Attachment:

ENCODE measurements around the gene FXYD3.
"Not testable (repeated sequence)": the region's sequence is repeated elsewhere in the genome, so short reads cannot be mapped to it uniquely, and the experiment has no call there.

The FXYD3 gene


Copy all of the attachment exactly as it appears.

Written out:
ENCODE measurements around the gene FXYD3.
"Not testable (repeated sequence)": the region's sequence is repeated elsewhere in the genome, so short reads cannot be mapped to it uniquely, and the experiment has no call there.

The FXYD3 gene